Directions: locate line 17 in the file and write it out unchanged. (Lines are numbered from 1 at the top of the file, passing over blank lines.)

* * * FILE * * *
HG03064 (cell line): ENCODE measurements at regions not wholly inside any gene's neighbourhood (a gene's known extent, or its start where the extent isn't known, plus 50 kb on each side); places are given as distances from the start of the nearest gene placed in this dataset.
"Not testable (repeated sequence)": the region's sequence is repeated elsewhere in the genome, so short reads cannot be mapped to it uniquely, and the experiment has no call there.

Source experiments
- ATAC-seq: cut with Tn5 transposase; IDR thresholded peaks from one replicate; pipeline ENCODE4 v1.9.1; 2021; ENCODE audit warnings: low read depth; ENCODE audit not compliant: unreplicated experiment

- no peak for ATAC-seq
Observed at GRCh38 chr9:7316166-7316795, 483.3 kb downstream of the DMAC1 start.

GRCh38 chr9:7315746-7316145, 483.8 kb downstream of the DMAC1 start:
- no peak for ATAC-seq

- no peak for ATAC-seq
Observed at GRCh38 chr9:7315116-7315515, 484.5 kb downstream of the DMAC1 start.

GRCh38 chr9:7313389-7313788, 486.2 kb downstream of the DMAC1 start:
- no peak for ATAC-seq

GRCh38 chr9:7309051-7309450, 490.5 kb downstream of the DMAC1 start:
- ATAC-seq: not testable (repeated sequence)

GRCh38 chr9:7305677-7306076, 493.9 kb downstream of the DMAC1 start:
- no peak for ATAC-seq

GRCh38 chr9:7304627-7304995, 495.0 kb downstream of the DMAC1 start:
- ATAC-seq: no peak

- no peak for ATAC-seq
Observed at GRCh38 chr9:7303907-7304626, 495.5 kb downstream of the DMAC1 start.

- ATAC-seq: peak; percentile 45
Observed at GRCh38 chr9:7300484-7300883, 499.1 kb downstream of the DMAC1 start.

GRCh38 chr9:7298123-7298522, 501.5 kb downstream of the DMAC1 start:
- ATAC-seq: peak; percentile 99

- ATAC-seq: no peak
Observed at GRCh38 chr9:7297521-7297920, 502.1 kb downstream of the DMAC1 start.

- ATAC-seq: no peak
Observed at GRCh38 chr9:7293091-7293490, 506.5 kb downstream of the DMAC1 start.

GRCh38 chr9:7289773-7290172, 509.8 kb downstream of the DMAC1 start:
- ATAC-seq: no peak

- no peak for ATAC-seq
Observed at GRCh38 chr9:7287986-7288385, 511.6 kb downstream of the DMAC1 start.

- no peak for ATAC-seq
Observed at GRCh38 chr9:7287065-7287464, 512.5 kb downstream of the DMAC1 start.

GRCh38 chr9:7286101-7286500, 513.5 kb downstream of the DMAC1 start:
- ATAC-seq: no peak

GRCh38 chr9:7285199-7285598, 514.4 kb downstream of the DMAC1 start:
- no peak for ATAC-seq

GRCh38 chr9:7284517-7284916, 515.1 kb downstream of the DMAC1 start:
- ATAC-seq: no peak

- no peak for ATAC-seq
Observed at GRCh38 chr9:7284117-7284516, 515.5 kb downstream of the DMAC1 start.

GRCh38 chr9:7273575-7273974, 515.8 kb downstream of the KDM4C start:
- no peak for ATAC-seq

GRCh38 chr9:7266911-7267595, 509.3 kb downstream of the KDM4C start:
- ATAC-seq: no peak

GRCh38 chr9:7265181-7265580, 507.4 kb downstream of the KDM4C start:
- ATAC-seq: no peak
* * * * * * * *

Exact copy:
GRCh38 chr9:7304627-7304995, 495.0 kb downstream of the DMAC1 start: